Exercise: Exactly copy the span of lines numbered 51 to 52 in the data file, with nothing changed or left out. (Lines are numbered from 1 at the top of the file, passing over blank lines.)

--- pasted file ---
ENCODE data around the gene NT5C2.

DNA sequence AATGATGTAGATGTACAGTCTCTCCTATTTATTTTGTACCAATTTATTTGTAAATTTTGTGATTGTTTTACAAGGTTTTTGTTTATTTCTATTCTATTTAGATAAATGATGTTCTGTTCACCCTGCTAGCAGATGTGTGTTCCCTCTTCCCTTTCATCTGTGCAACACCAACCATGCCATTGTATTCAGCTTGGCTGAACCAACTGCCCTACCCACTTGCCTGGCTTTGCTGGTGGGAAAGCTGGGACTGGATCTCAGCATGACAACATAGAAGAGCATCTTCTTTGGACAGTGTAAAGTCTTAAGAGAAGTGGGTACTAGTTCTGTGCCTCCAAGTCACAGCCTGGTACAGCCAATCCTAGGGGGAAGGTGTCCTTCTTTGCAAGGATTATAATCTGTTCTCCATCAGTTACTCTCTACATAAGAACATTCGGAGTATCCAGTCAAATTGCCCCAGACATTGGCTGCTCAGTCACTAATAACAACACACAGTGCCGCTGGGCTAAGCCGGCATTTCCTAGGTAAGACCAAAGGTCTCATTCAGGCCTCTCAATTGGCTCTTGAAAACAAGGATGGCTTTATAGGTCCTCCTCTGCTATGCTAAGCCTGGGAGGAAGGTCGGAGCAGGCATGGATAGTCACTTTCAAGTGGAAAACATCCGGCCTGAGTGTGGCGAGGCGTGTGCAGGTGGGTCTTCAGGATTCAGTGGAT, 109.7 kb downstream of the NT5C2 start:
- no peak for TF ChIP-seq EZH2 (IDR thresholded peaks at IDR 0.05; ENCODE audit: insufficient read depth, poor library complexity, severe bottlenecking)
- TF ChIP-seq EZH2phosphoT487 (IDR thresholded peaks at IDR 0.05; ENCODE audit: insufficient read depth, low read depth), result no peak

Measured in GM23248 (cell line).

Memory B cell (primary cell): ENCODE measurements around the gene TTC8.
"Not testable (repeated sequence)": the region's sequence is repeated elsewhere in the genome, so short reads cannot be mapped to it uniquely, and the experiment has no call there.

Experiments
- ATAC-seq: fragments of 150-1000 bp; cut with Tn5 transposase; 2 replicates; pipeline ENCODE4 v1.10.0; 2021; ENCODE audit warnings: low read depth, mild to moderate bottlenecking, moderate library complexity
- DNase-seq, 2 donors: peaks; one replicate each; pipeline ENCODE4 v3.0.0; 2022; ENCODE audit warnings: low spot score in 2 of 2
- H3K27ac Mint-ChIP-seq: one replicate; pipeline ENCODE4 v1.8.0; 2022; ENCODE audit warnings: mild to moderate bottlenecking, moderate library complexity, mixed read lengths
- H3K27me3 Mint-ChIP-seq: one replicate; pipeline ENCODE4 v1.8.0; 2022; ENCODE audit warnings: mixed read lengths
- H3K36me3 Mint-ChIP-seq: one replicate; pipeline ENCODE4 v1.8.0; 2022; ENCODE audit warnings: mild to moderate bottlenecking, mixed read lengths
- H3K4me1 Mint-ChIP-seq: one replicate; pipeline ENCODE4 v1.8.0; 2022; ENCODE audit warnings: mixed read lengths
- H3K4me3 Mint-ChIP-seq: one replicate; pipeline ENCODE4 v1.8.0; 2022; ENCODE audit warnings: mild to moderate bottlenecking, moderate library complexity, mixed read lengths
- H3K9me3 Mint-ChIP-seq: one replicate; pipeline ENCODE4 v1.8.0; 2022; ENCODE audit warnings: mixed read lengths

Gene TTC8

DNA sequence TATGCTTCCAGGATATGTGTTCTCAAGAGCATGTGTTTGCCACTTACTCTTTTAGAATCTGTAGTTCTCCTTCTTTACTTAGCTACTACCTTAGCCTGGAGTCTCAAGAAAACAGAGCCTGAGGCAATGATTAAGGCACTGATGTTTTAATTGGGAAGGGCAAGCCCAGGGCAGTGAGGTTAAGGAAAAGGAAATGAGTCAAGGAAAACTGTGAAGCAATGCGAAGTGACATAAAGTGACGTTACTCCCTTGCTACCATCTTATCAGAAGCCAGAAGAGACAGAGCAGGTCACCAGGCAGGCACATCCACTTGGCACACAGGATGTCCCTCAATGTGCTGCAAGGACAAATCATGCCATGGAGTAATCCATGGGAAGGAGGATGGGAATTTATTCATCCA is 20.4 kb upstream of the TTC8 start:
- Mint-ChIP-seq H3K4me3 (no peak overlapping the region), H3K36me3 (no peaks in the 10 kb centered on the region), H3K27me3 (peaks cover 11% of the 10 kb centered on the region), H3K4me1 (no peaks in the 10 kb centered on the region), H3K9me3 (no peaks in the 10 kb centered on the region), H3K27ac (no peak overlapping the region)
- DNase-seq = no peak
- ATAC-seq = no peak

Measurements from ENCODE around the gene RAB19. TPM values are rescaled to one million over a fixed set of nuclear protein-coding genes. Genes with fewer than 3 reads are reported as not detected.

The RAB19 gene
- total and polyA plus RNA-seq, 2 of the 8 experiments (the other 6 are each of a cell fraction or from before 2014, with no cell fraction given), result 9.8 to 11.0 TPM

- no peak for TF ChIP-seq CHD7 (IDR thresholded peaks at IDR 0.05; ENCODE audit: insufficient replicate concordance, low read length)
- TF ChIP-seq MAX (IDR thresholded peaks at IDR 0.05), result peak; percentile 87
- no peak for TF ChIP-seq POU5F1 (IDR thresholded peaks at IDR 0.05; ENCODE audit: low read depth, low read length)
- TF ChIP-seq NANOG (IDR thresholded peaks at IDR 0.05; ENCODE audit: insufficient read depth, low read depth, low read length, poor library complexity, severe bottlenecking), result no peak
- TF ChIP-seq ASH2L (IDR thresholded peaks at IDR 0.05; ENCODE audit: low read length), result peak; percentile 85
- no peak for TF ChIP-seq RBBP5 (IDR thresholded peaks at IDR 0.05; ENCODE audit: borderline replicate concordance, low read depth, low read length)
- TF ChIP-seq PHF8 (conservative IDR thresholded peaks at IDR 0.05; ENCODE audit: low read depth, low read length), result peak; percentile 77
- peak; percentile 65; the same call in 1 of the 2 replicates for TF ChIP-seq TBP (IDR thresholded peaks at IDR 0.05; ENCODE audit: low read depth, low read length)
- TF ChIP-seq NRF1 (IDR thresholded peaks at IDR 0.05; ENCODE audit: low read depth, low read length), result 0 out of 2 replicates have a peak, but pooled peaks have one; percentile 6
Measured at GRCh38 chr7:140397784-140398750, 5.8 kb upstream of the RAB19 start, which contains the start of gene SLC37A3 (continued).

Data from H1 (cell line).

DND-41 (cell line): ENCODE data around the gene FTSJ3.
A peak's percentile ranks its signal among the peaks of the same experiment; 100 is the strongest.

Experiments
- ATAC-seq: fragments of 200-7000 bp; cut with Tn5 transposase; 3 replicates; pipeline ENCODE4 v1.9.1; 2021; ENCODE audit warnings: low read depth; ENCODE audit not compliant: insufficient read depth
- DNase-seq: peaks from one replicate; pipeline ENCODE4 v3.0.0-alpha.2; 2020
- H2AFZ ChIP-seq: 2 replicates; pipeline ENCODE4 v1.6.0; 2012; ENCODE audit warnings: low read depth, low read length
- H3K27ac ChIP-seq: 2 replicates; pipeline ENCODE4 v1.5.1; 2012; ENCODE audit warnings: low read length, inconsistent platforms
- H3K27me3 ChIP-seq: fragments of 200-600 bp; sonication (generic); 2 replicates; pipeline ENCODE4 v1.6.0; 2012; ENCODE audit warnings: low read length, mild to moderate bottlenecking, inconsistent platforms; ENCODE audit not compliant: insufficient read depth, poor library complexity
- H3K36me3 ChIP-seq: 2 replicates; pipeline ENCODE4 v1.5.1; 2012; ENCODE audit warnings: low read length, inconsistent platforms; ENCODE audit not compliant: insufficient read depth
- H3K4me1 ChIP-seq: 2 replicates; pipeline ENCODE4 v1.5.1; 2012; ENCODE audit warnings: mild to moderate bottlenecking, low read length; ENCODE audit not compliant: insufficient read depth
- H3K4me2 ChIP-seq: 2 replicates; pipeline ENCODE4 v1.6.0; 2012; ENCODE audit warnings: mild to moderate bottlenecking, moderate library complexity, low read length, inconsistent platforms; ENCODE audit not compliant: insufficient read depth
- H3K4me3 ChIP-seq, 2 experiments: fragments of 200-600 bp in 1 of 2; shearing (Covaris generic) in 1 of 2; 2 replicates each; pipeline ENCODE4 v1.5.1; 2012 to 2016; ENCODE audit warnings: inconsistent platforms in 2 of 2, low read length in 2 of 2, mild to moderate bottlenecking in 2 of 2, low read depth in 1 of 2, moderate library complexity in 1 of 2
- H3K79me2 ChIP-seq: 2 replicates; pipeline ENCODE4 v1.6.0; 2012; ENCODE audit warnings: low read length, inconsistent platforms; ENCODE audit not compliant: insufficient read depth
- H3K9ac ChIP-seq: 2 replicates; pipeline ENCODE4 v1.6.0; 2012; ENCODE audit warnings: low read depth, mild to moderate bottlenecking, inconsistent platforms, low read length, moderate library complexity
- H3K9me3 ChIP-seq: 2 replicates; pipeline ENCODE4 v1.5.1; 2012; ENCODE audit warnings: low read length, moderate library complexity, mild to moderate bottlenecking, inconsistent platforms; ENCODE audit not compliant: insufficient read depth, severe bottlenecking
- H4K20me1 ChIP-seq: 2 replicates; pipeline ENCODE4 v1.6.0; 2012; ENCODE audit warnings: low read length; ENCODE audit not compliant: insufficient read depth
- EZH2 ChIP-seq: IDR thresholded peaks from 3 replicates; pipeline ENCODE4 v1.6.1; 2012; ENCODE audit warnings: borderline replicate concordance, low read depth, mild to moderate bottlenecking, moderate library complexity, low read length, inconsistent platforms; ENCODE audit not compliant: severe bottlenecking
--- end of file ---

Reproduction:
- H4K20me1 ChIP-seq: 2 replicates; pipeline ENCODE4 v1.6.0; 2012; ENCODE audit warnings: low read length; ENCODE audit not compliant: insufficient read depth
- EZH2 ChIP-seq: IDR thresholded peaks from 3 replicates; pipeline ENCODE4 v1.6.1; 2012; ENCODE audit warnings: borderline replicate concordance, low read depth, mild to moderate bottlenecking, moderate library complexity, low read length, inconsistent platforms; ENCODE audit not compliant: severe bottlenecking